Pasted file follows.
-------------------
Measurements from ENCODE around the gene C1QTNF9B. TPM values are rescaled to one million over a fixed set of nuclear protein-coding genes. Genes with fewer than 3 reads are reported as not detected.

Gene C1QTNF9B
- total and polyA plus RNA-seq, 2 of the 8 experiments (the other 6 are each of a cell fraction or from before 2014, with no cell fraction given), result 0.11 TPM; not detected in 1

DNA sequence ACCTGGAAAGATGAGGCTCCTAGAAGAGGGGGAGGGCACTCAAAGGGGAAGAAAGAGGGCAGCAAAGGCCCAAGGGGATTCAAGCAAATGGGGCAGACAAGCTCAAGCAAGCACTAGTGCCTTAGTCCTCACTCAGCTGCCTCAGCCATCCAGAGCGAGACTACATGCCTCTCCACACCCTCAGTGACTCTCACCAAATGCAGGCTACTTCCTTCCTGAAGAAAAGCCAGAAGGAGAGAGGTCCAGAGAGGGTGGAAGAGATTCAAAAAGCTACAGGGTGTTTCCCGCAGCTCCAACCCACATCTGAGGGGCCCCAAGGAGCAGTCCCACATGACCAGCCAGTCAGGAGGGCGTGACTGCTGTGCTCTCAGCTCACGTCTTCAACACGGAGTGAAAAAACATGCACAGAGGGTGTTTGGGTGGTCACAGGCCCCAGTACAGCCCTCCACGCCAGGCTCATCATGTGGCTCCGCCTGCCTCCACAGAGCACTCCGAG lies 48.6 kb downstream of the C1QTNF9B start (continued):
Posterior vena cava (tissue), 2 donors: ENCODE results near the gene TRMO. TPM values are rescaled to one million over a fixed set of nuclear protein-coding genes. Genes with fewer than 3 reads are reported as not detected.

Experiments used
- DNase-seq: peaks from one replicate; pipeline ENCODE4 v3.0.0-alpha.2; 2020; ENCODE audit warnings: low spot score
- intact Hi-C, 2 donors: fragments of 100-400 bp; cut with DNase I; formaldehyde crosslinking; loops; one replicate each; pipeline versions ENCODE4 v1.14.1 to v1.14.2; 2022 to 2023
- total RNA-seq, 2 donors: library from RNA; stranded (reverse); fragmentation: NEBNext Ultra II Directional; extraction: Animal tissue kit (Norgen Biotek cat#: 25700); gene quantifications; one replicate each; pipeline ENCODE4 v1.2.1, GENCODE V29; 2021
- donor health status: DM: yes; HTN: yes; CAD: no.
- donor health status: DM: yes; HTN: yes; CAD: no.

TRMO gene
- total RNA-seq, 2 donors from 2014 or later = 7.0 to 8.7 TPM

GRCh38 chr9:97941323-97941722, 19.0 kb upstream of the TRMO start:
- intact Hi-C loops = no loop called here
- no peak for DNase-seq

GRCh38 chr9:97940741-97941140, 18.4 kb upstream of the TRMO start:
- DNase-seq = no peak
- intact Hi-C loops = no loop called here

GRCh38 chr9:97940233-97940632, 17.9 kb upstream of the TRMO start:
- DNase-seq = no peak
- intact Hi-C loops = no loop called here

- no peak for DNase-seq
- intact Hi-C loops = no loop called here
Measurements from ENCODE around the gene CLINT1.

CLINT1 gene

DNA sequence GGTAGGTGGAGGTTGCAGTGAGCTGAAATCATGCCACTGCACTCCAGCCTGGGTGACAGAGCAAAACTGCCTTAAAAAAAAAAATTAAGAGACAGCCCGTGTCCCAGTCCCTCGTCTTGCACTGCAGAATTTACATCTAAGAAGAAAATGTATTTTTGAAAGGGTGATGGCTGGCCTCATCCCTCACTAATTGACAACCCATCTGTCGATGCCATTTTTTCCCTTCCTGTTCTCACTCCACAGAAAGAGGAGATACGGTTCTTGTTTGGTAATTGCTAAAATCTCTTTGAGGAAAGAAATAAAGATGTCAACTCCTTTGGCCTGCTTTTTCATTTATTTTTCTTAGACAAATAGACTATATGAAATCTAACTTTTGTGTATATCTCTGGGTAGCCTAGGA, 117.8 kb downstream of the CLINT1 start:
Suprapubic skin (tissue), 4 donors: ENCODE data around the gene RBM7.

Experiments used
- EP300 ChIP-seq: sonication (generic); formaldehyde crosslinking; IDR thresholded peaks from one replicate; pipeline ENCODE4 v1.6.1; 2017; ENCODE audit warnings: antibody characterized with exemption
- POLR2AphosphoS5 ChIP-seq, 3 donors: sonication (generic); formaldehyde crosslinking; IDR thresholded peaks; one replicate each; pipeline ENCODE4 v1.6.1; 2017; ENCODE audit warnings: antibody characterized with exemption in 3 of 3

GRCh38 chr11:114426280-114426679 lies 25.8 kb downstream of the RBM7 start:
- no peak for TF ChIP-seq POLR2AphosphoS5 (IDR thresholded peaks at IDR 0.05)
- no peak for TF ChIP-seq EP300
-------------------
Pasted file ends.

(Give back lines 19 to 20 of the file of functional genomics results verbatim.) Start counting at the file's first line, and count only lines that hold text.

- intact Hi-C loops = no loop called here

GRCh38 chr9:97940233-97940632, 17.9 kb upstream of the TRMO start: